From this web site:
http://www.bettervisionguide.com/multifocal-iols/
"Keep in mind that a multifocal solution does require something of a compromise with regard to clarity of distance vision. If you require the best possible distance vision for work or are otherwise unwilling to accept this sort of compromise, a more traditional monofocal IOL is likely a better fit."


I didn't ask about shooting, but instead I did ask my doctors which would be best IOL for me as a photographer, if I wanted the sharpest, clearest vision of something I was photographing.  The only answer was "monofocal".


Again, with accommodating lenses, as a Bullseye shooter, ask your eye doctor how well that will allow you to see the front sight on a gun.  Since you need to wear shooting glasses anyway, my way of seeing this (pun intended) is/was to specify monofocal IOL's, and to get shooting glasses with a prescription to make the front sight perfectly clear.




If your doctor is good about things like this, and can/will take the time to listen to your explanation of what you expect, he can give you the advantages vs. disadvantages of each.  ...and if your main goal is to go around without wearing glasses, and are willing to make the compromise, there are more convenient solutions than monodical       Do all this BEFORE you get your surgery done.  If you get it done in a way that bothers you later (halo's, lack of clarity, etc.) it's much harder and more expensive to change.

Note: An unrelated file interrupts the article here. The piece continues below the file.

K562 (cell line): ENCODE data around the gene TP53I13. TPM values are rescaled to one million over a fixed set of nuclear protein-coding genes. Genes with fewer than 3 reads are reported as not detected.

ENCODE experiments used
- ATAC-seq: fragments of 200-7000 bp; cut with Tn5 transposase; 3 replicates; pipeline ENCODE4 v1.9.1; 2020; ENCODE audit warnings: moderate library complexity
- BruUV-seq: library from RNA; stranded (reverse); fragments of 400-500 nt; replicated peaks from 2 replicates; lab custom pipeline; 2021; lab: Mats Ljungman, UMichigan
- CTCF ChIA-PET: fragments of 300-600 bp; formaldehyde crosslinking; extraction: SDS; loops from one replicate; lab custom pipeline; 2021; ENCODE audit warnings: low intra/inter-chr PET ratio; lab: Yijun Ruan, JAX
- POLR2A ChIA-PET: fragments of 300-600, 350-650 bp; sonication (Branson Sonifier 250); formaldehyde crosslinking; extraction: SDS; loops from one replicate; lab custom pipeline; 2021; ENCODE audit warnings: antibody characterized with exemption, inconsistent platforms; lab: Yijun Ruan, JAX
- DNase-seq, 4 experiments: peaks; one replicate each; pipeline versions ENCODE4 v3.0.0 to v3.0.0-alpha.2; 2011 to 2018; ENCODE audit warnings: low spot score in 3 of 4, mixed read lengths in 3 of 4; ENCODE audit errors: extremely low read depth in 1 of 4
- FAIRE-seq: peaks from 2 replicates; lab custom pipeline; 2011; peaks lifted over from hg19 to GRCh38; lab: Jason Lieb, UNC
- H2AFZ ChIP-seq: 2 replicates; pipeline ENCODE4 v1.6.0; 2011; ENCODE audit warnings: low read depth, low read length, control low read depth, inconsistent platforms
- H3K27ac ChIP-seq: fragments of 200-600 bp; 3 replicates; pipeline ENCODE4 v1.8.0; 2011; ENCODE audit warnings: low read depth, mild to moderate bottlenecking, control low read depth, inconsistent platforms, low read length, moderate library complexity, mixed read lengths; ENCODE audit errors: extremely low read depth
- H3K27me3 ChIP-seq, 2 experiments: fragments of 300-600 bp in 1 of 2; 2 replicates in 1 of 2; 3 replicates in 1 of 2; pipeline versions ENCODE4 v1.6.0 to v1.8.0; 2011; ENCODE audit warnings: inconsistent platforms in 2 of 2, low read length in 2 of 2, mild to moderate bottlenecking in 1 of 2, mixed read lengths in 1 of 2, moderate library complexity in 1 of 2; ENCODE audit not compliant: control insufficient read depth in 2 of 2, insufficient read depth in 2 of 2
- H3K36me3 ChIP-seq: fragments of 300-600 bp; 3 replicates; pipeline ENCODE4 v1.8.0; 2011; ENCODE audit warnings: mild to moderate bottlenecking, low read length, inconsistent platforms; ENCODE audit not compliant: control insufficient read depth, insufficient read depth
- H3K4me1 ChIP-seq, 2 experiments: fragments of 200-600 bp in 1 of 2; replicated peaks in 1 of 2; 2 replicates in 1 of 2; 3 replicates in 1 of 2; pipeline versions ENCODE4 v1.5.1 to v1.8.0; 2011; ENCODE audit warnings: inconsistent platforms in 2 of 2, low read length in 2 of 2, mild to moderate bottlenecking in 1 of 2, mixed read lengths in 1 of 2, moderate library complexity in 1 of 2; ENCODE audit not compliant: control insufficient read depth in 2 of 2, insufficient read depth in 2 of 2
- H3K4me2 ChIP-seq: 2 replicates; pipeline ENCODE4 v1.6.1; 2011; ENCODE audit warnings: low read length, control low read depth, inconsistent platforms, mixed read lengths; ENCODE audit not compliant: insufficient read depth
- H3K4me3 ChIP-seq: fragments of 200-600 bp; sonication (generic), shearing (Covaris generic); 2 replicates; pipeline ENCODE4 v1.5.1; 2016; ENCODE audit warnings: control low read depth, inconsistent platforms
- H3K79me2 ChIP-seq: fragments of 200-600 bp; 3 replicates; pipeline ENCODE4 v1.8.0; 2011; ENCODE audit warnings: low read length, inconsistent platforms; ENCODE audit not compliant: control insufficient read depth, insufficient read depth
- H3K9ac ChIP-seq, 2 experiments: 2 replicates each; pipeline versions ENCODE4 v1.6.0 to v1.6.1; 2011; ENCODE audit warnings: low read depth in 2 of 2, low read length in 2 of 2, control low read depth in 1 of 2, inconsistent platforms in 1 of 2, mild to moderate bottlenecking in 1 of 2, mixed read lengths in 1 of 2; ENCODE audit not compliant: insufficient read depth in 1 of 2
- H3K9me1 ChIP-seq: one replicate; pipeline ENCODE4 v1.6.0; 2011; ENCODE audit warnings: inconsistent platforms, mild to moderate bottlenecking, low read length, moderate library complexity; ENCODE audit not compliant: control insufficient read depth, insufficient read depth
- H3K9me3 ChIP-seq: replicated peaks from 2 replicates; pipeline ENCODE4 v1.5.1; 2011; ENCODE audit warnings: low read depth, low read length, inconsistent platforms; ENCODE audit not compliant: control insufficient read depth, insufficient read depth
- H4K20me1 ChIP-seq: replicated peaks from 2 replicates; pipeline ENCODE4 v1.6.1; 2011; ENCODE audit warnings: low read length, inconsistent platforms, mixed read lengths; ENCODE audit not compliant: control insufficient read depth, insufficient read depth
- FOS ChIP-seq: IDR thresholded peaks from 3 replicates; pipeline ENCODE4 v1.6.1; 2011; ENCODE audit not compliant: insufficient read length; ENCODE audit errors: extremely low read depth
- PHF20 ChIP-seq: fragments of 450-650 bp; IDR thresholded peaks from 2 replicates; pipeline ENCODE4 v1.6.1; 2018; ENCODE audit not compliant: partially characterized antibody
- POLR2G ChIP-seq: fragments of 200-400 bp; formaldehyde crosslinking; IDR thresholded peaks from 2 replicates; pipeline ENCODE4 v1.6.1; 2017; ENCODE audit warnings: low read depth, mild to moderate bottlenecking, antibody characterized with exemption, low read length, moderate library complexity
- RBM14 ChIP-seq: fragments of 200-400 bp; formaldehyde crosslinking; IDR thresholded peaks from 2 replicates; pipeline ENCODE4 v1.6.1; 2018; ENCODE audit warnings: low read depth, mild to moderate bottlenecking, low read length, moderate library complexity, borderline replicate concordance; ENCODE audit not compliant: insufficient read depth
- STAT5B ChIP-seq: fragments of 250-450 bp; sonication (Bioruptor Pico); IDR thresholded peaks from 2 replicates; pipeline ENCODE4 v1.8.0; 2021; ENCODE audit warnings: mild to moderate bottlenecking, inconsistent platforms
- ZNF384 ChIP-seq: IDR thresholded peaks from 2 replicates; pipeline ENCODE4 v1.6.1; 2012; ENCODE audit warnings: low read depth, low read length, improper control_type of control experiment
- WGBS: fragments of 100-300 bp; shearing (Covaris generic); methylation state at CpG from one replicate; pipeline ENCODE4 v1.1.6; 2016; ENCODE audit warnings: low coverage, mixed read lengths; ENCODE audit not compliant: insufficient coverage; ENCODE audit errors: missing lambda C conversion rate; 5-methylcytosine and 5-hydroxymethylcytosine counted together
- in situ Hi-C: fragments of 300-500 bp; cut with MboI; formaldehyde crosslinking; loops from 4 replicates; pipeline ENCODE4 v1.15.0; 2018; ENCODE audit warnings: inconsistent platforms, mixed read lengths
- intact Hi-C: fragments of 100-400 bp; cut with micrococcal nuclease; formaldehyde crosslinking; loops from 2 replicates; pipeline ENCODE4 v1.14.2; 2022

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Re: Cataract Surgery Options for Shooters

Post by Mike M. on 11/11/2017, 2:59 pm

Wearing glasses doesn't bother me, I've done it all my life.  But my left eye is nearly useless, the right eye is starting to suffer from noticeable glare.  Meaning the left eye needs surgery soon.  I'm hoping to keep the right eye shooting for another season...I've got the World Muzzle-Loading Championships coming up in August, need to be shooting well for that.

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Re: Cataract Surgery Options for Shooters

Post by mikemyers on 11/11/2017, 8:21 pm

If all you have is "cataracts", waiting is not a problem.  You could do it when you're 95, and you would get back  your vision as soon as the cloudy lens was replaced with a clear lens.  But there are many other things that could be causing the problem, such as glaucoma, and for them, if you delay, you can lose your vision permanently, with no way to get it back.  An eye specialist can examine your eyes, determine what you need, and when, and explain what is going on.  

They always do the "worst" eye first, in your case that would apparently be your left eye.  If it's "nearly useless" now, why wait?